In his latest annual report, chief constables are also criticised for failing to admit the problem of law-breaking and corruption among their workforce. Mr O'Dowd, the Home Secretary's adviser on police issues, says: "I am becoming increasingly concerned at the level of corruption that is now apparent.
"The re-emergence of corruption provides a painful reminder of the need for forces to sustain a constant, rigorous and pro-active approach to ensuring that corrupt practices do not go unchecked."
Mr O'Dowd is one of the most senior police officials to admit that corruption is widespread. His report also questions the quality of some chief officers, suggesting that some need retraining. The comments on corruption come as an unprecedented number of officers are being investigated throughout the country over allegations of malpractice and law-breaking.
The Metropolitan Police's high profile anti-corruption drive is singled out by Mr O'Dowd for praise. Sir Paul Condon, the Commissioner of the Met, has said that there is a hard core of up to 250 "bent" officers in his force. More than 40 detectives are currently being investigated or have been charged.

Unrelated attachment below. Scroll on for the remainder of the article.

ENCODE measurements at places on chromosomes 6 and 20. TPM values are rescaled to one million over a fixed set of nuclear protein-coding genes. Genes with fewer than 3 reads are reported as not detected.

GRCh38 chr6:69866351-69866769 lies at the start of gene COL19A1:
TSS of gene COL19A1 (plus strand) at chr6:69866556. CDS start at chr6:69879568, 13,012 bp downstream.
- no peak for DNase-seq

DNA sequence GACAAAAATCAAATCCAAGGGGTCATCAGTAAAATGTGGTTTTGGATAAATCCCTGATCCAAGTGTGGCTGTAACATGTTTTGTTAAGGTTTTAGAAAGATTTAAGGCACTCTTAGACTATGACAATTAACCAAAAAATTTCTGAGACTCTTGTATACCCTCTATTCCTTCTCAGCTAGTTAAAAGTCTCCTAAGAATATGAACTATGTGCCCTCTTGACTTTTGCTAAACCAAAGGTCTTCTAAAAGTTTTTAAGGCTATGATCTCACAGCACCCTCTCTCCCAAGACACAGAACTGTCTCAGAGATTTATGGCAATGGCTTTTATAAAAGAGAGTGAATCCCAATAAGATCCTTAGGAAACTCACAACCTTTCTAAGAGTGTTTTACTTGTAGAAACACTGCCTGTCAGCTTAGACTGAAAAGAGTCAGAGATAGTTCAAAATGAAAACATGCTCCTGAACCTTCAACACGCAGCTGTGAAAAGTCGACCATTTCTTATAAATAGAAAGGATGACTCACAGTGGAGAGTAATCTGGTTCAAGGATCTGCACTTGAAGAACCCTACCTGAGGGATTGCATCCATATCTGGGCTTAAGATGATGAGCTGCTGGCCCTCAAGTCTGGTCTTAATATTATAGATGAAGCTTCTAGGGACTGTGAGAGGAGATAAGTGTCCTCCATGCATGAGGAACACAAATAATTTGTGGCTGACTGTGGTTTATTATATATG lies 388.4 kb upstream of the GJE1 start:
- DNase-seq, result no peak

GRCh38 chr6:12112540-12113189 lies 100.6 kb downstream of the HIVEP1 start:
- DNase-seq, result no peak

In implied criticism of some chief constables - most noticeable in provincial forces - who have denied corruption is an issue in their force, Mr O'Dowd said: "Chief officers cannot afford to take the view that corrupt practice is focused exclusively in one or two areas of the service."
He argued: "Both the opportunities for corruption and the `rewards' are greater than ever before." He said that the main areas of threat included the vast amount of money available for police bribes from organised crime and drug- trafficking. The use of police informants and the performance culture with ever increasing pressure to get better results, were also highlighted.
t HMCIC Annual Report 1997-98 is available on 0345 023474, price pounds 16.40.Reuse content